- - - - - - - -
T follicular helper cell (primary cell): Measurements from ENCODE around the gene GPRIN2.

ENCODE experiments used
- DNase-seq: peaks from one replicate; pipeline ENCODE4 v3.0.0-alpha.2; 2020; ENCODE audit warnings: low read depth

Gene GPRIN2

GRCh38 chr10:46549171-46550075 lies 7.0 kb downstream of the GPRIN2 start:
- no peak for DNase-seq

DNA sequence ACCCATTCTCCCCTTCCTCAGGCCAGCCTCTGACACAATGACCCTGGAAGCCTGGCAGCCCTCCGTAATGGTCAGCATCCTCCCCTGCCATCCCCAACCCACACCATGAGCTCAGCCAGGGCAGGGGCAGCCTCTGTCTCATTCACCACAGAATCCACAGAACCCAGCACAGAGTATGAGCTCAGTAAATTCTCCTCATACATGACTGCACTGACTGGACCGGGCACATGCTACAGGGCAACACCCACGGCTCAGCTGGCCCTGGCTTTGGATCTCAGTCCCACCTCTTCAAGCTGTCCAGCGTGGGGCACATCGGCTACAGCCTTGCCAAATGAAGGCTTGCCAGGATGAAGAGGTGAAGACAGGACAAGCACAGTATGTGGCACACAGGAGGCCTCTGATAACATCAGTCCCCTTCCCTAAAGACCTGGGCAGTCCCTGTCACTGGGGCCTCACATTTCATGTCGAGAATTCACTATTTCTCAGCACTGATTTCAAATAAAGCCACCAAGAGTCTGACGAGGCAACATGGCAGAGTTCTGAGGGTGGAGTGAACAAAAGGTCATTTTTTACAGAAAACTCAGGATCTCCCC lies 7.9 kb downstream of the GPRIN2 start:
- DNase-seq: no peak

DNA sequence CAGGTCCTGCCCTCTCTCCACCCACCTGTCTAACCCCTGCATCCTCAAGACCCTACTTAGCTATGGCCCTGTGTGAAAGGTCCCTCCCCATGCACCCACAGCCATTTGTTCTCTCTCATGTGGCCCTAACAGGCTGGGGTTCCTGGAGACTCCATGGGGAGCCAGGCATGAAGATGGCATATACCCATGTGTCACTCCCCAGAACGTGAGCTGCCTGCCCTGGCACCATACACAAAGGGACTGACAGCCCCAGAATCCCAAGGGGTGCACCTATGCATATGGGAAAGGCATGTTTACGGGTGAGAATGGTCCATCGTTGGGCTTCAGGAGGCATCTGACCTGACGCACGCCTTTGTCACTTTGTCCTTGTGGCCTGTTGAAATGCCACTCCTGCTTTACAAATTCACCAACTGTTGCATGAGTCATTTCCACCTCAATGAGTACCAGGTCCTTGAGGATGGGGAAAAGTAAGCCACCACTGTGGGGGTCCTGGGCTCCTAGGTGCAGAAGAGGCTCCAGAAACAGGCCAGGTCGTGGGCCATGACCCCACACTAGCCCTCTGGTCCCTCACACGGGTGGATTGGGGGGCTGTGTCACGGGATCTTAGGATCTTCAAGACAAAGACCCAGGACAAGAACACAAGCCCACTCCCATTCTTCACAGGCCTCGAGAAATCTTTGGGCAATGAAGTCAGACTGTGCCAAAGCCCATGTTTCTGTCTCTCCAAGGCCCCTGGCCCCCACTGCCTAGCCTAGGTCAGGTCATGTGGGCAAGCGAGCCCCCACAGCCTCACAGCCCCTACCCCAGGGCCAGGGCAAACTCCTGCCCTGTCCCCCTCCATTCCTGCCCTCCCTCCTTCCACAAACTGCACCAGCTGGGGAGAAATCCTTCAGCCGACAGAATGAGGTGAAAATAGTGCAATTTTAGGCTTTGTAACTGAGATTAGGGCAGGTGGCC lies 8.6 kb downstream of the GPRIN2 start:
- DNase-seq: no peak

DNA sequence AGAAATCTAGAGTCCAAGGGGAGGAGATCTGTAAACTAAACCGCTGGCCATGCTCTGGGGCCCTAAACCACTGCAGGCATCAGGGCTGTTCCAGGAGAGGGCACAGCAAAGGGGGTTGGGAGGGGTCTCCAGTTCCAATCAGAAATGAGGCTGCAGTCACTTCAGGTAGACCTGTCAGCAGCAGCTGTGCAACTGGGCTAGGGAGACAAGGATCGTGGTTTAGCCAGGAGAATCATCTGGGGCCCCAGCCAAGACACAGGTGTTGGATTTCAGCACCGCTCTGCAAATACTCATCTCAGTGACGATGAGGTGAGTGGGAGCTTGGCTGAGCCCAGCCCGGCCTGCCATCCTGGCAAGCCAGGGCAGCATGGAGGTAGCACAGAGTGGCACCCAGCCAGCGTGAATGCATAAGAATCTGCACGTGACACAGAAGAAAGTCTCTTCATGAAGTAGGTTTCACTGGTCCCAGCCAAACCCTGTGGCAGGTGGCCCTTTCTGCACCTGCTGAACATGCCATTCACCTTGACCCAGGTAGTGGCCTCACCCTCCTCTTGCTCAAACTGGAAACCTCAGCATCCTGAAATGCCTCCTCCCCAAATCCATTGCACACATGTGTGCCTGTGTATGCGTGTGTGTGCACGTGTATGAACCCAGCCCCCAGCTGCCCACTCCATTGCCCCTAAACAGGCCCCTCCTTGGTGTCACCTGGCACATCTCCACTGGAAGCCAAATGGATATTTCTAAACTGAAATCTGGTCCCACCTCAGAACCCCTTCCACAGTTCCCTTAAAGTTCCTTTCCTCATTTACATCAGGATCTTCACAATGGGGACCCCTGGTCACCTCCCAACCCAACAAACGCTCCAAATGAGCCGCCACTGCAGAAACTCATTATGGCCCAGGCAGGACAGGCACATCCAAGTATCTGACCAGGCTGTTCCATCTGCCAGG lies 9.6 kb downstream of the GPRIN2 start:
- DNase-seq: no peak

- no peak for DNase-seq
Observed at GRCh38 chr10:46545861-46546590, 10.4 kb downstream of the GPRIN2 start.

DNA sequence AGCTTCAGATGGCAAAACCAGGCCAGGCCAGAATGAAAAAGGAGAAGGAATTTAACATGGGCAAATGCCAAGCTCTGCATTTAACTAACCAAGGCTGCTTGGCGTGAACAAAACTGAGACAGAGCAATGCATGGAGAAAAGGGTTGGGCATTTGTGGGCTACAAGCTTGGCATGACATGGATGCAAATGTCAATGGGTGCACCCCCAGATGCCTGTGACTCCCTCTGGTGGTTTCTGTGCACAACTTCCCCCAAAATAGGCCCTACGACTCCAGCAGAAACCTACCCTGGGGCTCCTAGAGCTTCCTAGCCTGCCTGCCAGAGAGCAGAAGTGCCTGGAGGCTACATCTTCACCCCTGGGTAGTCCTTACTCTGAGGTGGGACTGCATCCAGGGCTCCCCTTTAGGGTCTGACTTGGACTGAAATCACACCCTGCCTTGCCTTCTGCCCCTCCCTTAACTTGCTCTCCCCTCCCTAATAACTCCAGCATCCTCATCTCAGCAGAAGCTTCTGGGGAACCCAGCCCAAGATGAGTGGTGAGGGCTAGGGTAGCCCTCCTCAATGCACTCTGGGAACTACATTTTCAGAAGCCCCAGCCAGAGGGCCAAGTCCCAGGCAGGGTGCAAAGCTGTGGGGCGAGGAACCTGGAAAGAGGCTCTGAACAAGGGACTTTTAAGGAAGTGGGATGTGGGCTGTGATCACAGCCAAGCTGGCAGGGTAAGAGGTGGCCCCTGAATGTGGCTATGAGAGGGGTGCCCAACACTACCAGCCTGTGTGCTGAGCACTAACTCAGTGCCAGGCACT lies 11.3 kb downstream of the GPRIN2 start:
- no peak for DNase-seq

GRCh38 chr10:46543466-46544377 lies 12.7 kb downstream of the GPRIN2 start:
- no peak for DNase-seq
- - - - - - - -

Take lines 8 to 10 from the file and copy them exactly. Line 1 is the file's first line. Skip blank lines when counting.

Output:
- DNase-seq: no peak

DNA sequence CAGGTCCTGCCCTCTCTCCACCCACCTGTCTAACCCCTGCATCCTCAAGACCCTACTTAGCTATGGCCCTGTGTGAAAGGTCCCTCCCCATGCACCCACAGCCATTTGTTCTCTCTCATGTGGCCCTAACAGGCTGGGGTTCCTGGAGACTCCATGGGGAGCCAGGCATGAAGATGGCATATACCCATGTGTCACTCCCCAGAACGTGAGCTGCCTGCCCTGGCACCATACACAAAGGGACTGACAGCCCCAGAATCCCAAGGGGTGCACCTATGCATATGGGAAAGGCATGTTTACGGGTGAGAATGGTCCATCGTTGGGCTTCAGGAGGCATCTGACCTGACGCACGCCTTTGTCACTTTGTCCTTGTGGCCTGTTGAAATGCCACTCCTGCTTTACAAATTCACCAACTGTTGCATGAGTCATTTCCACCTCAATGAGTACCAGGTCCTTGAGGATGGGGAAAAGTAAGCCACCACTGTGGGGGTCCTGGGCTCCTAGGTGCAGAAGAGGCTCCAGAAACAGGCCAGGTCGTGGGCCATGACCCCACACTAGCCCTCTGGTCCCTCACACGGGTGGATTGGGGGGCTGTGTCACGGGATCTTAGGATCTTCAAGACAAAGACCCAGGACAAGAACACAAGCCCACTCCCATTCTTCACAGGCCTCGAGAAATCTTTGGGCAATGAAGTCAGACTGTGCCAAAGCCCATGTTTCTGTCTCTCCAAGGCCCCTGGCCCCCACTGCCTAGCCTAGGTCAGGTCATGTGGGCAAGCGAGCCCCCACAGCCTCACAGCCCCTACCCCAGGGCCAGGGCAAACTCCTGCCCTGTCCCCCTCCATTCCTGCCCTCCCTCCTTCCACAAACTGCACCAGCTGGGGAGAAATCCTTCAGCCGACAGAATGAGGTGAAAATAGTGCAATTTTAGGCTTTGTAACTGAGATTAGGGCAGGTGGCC lies 8.6 kb downstream of the GPRIN2 start:
- DNase-seq: no peak